Post-Quantum Cryptography: Q&A with Jean-Philippe Aumasson
+ While quantum computing is still in its infancy, post-quantum cryptography is a field of growing interest for companies and research institutions. InfoQ has spoken with cryptography researcher Jean-Philippe Aumasson to understand where post-quantum crypto is headed.
InfoQ: How real is the threat to current cryptographic systems from quantum computing? Is the possibility that quantum computers break current ciphers “just around the corner”? Do we need post-quantum cryptography today?
Aumasson: There is little chance that we’ll see a quantum computer capable of breaking crypto in our lifetime, but the chance is not zero.
Post-quantum cryptography algorithms are alternative algorithms that could replace elliptic-curve cryptography and RSA, but be safe against quantum computers. Choosing to use these is thus a kind of insurance against the quantum computer risk.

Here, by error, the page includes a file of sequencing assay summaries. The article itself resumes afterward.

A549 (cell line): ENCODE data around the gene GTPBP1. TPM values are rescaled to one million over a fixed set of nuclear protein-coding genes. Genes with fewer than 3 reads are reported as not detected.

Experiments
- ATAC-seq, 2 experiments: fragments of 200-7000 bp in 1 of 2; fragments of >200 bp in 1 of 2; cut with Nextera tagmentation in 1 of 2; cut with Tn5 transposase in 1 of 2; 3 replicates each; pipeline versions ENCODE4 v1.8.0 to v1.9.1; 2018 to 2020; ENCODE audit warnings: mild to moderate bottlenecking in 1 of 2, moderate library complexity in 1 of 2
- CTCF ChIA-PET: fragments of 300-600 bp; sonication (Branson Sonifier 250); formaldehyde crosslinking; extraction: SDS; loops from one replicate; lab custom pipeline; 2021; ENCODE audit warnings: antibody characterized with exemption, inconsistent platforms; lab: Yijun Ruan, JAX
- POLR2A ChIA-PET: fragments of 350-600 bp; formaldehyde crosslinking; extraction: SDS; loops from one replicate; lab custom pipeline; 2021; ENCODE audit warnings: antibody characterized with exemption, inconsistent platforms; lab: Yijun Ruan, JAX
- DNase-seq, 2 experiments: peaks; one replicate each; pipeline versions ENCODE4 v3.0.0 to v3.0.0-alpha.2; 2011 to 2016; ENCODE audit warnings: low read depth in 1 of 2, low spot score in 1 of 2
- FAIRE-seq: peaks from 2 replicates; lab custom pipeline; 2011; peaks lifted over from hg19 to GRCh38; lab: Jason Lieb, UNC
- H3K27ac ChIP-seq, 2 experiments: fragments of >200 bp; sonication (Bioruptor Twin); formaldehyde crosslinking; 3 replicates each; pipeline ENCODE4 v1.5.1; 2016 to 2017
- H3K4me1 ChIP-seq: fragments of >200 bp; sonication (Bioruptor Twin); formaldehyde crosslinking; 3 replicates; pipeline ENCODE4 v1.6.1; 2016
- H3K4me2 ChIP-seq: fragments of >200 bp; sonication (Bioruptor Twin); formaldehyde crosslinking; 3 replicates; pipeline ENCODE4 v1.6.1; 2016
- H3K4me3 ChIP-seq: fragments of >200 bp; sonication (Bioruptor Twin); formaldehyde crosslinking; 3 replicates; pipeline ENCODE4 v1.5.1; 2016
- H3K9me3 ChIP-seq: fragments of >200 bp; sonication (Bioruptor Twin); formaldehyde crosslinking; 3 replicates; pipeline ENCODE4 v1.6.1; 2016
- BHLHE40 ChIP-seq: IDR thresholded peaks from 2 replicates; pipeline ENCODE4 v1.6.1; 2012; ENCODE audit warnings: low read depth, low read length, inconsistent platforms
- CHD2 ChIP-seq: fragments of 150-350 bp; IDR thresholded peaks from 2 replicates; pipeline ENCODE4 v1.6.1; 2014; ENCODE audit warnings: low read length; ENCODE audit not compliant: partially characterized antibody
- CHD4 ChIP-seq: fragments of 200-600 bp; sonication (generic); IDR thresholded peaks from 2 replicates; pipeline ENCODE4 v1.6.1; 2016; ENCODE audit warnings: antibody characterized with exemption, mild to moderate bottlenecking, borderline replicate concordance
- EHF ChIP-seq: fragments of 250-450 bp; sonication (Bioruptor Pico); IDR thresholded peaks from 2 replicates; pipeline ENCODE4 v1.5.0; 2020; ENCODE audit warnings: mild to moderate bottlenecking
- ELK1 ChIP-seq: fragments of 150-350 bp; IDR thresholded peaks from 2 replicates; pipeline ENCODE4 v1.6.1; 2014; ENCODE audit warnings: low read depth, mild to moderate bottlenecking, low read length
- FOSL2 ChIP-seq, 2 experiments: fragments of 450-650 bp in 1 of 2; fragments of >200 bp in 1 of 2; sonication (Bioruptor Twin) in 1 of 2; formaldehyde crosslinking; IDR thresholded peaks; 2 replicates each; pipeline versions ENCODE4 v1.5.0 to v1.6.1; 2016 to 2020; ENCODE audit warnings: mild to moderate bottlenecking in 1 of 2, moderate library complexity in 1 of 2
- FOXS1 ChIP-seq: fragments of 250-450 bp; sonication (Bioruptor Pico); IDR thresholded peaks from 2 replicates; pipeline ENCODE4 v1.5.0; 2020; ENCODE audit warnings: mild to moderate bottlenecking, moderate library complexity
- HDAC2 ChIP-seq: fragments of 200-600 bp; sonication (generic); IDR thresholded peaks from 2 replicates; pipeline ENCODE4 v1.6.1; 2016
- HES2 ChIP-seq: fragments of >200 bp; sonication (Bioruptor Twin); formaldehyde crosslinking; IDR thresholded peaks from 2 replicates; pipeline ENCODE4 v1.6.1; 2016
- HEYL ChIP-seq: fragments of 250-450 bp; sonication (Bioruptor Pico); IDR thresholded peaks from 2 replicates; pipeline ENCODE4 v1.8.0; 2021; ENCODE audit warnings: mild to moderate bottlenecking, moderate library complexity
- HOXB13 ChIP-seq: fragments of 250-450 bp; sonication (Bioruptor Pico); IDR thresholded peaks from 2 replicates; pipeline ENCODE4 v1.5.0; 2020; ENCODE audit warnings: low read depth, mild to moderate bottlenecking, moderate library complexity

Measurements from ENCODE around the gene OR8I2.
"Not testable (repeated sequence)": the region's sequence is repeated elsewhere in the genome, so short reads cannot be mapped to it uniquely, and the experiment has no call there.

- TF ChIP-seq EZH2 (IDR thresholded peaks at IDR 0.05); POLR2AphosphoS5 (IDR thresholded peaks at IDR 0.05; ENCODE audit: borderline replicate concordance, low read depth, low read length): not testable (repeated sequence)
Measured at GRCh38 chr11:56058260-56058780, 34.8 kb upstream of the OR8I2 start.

However, in many cases today I believe that adopting these now is premature, because of the following reasons: we still don’t have established standards, interoperability would be a problem, and we don’t have enough mature, production-ready implementations.
InfoQ: What major families of post-quantum crypto algorithms are being currently proposed or investigated?
Aumasson: There are essentially five classes of post-quantum algorithms: 1) Those based on hash functions, such as BLAKE2 or SHA-3; 2) those based on error-correcting codes, which like hash-based crypto were discovered in the 1970s; 3) those based on multivariate equations, or equations with unknown variables multiplied and added together; 4) those based on mathematical lattices those based on isogenies, a pretty complex type of cryptography that involves elliptic curves, like a lot of the crypto we use today, but in such a way that it wouldn’t be broken by quantum computers.
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